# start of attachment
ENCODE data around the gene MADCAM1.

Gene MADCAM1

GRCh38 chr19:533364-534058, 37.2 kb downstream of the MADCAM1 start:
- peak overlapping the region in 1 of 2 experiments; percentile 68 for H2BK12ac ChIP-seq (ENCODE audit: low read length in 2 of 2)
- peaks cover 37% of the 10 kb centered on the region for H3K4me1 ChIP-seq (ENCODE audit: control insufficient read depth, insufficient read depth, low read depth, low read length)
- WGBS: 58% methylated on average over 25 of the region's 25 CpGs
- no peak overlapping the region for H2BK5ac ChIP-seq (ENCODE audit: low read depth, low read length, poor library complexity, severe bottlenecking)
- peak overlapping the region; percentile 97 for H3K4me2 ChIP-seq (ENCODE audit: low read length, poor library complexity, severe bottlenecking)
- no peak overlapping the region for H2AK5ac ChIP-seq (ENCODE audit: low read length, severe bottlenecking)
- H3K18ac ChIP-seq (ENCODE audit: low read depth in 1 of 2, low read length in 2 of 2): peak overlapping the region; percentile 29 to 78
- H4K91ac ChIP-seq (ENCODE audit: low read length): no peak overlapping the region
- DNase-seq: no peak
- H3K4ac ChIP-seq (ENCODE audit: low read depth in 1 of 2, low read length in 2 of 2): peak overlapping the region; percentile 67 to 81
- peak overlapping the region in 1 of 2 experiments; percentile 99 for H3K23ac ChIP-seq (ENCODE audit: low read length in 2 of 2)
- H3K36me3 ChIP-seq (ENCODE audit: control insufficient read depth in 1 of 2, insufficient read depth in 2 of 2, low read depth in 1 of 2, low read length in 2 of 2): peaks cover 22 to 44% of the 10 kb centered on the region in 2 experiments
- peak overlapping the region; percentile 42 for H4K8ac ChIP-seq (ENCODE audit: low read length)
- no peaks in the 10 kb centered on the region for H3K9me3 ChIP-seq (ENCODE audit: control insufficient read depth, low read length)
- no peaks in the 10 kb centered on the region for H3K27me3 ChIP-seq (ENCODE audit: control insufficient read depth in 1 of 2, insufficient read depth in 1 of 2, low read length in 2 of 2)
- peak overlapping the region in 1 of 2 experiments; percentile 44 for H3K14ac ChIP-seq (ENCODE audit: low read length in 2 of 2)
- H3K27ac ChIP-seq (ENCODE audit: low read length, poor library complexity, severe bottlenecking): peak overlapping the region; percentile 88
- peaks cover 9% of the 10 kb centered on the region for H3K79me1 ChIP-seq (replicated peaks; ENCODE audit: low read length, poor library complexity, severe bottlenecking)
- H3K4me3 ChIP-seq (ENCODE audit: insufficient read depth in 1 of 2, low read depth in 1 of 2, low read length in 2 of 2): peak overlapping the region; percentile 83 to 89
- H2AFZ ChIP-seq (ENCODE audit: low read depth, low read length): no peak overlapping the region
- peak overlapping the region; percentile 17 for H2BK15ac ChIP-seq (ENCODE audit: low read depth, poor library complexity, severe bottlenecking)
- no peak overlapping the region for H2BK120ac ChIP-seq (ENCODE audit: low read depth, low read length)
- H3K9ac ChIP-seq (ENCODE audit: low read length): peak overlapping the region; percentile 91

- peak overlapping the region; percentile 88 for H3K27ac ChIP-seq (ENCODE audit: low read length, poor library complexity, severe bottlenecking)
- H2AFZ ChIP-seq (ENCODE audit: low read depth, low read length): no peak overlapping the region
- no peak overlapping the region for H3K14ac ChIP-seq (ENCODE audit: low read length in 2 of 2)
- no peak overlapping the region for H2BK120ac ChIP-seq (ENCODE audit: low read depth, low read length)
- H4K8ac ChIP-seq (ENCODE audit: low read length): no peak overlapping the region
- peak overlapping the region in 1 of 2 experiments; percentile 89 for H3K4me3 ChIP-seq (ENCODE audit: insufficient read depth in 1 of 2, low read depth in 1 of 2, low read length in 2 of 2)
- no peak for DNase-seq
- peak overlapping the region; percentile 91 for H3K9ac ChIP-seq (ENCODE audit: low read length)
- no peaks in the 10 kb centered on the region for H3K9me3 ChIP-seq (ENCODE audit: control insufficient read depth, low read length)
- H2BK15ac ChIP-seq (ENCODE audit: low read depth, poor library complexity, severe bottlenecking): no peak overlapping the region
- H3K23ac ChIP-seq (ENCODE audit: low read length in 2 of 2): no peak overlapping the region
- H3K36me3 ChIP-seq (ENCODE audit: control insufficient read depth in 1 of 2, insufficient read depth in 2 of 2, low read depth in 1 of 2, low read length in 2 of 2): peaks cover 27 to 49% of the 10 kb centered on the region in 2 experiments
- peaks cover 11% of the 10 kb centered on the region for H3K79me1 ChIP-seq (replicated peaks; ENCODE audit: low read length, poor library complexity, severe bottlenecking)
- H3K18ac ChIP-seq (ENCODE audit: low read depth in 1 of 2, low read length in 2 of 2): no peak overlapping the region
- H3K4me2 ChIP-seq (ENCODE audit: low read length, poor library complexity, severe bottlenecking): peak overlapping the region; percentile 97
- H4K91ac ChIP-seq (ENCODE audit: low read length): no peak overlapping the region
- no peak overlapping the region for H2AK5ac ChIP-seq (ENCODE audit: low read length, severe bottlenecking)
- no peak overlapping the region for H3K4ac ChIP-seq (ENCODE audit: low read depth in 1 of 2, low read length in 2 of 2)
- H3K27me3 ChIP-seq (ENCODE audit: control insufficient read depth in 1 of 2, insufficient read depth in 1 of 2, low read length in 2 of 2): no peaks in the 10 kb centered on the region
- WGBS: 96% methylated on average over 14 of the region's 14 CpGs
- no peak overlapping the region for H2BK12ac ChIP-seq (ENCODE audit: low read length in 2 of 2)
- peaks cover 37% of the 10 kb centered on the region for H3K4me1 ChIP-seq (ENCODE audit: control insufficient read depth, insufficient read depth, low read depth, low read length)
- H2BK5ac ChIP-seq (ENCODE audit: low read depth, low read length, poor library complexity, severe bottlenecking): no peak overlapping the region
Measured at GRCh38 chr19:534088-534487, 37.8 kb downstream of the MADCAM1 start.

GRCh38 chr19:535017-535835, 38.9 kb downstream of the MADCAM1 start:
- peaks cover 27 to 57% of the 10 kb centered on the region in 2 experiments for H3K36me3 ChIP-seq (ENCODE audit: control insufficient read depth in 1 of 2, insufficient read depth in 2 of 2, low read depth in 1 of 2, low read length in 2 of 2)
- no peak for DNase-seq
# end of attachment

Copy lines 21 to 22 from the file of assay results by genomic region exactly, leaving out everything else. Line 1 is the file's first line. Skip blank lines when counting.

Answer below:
- peaks cover 9% of the 10 kb centered on the region for H3K79me1 ChIP-seq (replicated peaks; ENCODE audit: low read length, poor library complexity, severe bottlenecking)
- H3K4me3 ChIP-seq (ENCODE audit: insufficient read depth in 1 of 2, low read depth in 1 of 2, low read length in 2 of 2): peak overlapping the region; percentile 83 to 89